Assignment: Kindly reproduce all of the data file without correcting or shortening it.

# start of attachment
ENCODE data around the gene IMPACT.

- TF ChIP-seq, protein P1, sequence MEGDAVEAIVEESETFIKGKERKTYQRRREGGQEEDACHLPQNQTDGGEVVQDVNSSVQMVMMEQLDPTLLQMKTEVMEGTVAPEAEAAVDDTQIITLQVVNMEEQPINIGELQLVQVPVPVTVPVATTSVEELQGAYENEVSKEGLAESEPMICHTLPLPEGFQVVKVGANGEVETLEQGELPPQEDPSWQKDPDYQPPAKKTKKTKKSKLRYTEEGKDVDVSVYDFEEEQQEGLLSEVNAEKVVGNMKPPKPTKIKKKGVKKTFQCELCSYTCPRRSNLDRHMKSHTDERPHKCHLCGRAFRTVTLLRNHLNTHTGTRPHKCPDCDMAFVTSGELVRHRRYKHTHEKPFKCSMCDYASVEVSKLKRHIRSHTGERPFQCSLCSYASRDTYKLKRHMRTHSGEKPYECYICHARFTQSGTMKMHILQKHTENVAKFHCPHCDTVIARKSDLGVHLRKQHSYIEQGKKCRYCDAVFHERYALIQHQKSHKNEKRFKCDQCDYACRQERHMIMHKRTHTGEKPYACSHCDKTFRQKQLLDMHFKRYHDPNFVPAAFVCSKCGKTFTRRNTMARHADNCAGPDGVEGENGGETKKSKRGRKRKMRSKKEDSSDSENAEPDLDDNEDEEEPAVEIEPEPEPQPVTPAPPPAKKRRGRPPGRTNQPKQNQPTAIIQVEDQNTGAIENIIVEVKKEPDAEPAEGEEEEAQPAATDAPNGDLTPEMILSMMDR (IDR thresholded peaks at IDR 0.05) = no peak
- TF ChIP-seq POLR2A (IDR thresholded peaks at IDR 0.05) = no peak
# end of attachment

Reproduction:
ENCODE data around the gene IMPACT.

- TF ChIP-seq, protein P1, sequence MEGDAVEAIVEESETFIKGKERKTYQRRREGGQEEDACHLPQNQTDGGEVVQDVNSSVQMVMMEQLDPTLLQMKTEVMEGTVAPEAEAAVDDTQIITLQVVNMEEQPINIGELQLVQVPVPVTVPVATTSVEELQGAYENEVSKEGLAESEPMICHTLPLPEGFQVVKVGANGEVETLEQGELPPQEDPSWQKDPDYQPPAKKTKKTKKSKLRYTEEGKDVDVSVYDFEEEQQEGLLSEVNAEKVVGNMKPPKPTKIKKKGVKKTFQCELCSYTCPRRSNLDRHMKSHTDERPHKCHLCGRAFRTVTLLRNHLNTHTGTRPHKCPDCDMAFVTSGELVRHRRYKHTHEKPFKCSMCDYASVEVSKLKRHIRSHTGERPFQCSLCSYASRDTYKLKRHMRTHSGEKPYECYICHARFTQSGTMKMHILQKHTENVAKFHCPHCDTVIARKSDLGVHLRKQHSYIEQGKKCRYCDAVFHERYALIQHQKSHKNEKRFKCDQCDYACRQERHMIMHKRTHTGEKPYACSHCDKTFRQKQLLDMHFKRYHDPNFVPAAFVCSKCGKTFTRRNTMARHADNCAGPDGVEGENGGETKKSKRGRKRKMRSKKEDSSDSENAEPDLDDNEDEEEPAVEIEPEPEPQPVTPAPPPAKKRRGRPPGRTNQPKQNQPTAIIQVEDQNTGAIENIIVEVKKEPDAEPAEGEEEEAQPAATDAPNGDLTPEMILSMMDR (IDR thresholded peaks at IDR 0.05) = no peak
- TF ChIP-seq POLR2A (IDR thresholded peaks at IDR 0.05) = no peak